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Why don't you approach your retirement like you would a career change. Read a couple of books such as the Joy of Not Working and How to Retire Happy, Wild and Free and see if they can't light a spark in you. Remember your have 30 years of deprogramming to take place from your Megacorp experiences which have sapped the life out of you and that is not going to happen in a day.
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I be a girl, he's a boy. Think I maybe FIRED since July 08. Mid 40s, no kidlets. Actually am totally clueless as to what is going on with DH.
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Old 05-31-2007, 09:19 PM   #4
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Well, do you like to sleep in, read the paper, exercise, play an instrument, read, paint, draw, garden, fish, hike, rollerblade, ride motorcycles, watch movies, tickle your wife, visit family, friends, watch the clouds go by, listen to music, travel, canoe, f7ck around on the internet, hit the refresh button on your net worth spreadsheet, or take naps?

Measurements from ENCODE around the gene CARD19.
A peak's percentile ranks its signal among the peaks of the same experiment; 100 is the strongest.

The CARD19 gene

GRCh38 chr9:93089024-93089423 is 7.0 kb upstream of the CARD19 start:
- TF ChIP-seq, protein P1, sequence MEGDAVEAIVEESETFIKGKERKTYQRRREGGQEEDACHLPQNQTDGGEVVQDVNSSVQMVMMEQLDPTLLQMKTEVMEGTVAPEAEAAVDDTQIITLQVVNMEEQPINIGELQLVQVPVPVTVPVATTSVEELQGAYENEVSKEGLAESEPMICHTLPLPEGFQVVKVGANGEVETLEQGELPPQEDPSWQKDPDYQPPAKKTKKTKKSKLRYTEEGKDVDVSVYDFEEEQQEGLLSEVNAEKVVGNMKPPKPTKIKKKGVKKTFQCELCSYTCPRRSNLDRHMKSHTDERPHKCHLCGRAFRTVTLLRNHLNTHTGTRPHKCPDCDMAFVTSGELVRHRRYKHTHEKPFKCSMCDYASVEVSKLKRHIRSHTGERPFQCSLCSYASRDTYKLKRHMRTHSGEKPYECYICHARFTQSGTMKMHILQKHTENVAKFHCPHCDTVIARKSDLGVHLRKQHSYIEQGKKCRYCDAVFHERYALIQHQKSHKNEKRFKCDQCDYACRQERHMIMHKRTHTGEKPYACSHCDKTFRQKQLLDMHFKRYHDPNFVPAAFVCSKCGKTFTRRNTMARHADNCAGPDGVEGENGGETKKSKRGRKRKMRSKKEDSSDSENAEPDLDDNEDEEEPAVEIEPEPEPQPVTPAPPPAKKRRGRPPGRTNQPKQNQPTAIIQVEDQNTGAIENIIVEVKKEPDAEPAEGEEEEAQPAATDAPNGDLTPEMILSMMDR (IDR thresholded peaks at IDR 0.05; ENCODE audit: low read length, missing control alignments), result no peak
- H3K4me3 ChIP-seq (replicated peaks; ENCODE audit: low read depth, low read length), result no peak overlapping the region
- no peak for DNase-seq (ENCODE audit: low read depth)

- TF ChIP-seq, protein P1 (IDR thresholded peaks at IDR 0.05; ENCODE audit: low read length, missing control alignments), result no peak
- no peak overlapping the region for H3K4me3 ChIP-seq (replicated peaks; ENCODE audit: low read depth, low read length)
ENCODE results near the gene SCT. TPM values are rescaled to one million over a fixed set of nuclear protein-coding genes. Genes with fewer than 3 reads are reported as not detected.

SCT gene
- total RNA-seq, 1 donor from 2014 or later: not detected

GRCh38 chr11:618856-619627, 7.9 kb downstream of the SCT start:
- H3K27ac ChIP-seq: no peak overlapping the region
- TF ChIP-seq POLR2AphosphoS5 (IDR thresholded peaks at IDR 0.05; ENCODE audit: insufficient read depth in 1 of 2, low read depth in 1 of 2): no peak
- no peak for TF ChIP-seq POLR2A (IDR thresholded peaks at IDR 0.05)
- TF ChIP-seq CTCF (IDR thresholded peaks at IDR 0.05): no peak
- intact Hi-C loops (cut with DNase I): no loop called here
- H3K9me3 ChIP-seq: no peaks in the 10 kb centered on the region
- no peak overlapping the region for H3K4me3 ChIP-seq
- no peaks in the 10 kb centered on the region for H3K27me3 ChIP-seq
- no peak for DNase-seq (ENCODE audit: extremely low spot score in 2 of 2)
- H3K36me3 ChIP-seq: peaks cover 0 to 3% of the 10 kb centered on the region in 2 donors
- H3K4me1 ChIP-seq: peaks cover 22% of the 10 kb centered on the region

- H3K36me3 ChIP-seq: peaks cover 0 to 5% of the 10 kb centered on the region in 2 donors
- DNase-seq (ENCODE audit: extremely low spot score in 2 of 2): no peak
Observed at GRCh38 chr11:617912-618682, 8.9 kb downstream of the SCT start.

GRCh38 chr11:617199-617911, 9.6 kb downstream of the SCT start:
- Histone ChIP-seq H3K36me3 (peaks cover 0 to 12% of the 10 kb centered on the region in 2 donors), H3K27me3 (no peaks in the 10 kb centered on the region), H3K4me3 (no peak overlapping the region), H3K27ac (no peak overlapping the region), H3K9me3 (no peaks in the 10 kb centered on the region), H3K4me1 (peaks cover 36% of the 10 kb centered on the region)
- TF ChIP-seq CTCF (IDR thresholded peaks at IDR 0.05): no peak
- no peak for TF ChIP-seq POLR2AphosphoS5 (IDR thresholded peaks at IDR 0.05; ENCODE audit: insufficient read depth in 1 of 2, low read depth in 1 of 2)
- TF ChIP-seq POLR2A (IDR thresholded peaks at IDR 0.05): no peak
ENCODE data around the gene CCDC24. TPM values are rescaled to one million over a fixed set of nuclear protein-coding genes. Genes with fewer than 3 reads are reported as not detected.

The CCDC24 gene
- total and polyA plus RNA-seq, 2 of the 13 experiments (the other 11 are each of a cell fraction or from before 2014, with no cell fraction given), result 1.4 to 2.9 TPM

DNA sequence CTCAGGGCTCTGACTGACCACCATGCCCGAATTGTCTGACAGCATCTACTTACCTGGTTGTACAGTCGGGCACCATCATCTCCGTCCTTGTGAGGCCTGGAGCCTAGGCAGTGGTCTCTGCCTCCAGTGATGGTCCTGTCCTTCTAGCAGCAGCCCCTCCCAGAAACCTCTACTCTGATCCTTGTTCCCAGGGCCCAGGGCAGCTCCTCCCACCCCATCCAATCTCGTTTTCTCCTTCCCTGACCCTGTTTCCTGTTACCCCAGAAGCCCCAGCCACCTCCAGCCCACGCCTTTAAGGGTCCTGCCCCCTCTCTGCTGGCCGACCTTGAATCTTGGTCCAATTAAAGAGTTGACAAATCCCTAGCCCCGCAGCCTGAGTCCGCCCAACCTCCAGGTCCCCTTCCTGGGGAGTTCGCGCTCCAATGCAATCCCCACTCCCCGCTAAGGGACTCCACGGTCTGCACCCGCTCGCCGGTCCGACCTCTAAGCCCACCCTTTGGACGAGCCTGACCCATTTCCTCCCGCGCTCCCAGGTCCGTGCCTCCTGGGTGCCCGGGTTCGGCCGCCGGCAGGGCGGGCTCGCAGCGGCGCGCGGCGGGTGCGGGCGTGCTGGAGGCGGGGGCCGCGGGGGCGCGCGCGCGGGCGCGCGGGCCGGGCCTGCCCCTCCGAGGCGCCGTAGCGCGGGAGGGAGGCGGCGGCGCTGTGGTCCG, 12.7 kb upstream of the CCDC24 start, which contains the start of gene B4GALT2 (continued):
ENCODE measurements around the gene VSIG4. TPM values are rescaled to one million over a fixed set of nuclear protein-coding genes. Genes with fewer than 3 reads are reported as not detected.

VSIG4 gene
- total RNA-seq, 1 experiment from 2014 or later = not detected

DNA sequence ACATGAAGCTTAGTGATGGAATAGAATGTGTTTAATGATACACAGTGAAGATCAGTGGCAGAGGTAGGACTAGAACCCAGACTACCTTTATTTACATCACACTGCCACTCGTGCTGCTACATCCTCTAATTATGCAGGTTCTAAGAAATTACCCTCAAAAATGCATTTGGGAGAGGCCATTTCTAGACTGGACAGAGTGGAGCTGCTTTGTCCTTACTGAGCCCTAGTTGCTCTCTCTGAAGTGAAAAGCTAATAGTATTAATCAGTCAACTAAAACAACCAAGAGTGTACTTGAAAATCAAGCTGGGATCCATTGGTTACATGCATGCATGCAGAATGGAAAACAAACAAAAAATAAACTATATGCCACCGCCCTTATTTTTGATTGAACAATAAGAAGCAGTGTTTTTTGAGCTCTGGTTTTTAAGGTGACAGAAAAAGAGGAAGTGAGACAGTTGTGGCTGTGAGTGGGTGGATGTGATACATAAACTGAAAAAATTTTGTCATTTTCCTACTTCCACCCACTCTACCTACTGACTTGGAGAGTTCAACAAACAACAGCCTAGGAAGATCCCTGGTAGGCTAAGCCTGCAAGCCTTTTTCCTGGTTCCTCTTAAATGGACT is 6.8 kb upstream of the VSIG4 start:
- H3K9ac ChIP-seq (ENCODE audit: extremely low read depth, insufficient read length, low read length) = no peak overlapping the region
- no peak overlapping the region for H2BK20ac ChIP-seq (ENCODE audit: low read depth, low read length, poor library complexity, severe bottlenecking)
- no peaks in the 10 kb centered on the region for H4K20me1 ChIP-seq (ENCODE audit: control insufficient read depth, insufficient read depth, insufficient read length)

My wife says if I get bored with all that there's a lot of stuff I can fix up around the house, but I haven't quite gotten there yet.

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Old 05-31-2007, 09:41 PM   #5
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My DH is going through the same thing. He wants to be able to retire in 2 years. DH also gets kind of bored on long weekends. He does have hobbies, but he thinks it might not be enough.

To that I say mule muffins.

There are no rules once you are FI and leave your job. That is the beauty of it. You will have the time to find out what makes you happy. The best thing I like about having left my Mega Corp 8 years ago is that I no longer have a schedule, and that my friend is a habit that I have no intention of breaking.
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Old 06-01-2007, 07:21 PM   #6